Grilled Quail (Nok Gata)

Grilled Quail (Nok Gata)
This flavourful easy to make elegant dish is the perfect starter course for a Thai meal. It also is a tempting dish for a party as it can be marinated overnight and then quickly grilled, finished and severed for a sizzling fresh off the grill platter. I usually cut the quail in half for finger food at a party.

6 quails - available at most Asian markets fresh or frozen

Arugula or other greens for presentation
Chile and Spring onion flowers * optional

Marinade below.

3 tablespoons oil (I prefer peanut oil)
2 tablespoons minced fresh garlic
1 1/2 teaspoons white pepper
1/4 teaspoon salt


2 tablespoons thinly sliced galangal - fresh or frozen
1/3 cup sliced garlic
2" section of lemon grass, thinly sliced
1 1/4 cups coconut milk
2 tablespoons Golden Mountain Sauce*
2 tablespoons Thai Oyster Sauce**
1/3 teaspoon ground white pepper
2 1/2 teaspoons yellow curry powder
2 teaspoons sugar
2 teaspoons sesame oil

To prepare the marinade:

Place galangal, garlic, and lemon grass in a mortar and pound with pestle until a smooth paste, or place in food processor and grind to a fine paste-using 1/2 cup of the thin coconut milk.
Combine the paste, Golden Mountain Sauce, oyster sauce, white pepper, yellow curry powder, sugar, sesame oil, and coconut milk.

Using paper toweling dry the quail. Place marinade and quail in a large plastic bag with a closure. Mix thoroughly to coat the quail and let them marinade in the refrigerator overnight.

Preparing to grill: Heat a gas grill to medium-high or light a charcoal fire and let it burn until the coals are very hot and covered with gray ash. Reduce the burner(s) in the center of the gas grill to low or set up the charcoal grill for indirect cooking by banking all the coals to one side, leaving the other half of the grill empty. Set cooking grate in place, cover grill and let grate heat up, 5 minutes or so.

Grill the quail for 2-3 minutes on each side allowing nice grill marks to show. Do not cook completely. Remove quail from the grill and place in a shallow baking pan and bake for 6-8 minutes at 550 deg F until the skin is crisp but do not allow them to burn.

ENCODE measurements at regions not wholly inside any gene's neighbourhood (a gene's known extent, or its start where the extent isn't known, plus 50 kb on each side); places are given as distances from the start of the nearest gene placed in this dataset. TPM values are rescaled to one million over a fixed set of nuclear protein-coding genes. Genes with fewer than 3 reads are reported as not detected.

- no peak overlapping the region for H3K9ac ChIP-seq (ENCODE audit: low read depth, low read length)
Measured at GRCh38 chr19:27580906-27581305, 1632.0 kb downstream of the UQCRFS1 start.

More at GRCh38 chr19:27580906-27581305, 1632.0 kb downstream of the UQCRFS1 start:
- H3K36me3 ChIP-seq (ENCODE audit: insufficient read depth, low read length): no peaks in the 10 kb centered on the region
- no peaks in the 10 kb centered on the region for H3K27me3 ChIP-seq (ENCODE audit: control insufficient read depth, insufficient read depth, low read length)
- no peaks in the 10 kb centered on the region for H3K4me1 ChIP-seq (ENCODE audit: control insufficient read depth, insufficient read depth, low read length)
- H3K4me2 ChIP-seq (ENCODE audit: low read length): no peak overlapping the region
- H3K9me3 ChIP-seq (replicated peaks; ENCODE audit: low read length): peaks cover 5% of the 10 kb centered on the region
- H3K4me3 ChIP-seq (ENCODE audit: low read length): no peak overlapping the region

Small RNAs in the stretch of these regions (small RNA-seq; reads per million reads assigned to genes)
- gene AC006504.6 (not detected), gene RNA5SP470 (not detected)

Serve whole quail on individual plates. Spread a bed of arugula or other greens where the quail will sit. Serve one as an appetizer, or two as an entree. For a party, cut quail in half and serve on a bed of arugula or other greens.

Garnish: Chile flowers and Spring onion flowers. Slice lengthwise several Thai Dragons or other long red chiles into quarters but do not cut through to the stems. Cut Spring onions in the same manner. Place in a bowl of ice water with ice cubes for 30 minutes. The chiles and onions will curl open and form flowers.

* Golden Mountain Sauce is a flavourful seasoning sauce that is available in most Asian markets. It adds dimension to Thai dishes. It is similar to Maggi Seasoning but is less expensive has a Thai-taste. It only takes a few drops to make your rice, soups, eggs, fish, etc. flavour develops. Ingredients: Soya bean sauce, water, sugar, salt, food enhancer 0.02%. No preservatives.

**Thai Oyster Sauce Oyster Sauce is one of my favourite Thai ingredients. It differs greatly in quality and flavour from the Chinese oyster sauces as it has no MSG. Mae Krua Brand is one of the best brands available because it is made from real oyster extract, not imitation. Its intensely salty flavor, and velvet texture, adds a handsome brown colour to stir-fry noodles and vegetables. Try it with broccoli, bok choy, or asparagus.

Thai Oyster Sauce is a key ingredient in Drunken Noodles (Gkuay Dtiow Pad Kee Mao) a very popular rice noodle dish.

You Should Also Read:
Thai Sweet Chili Sauce
Drunken Noodles

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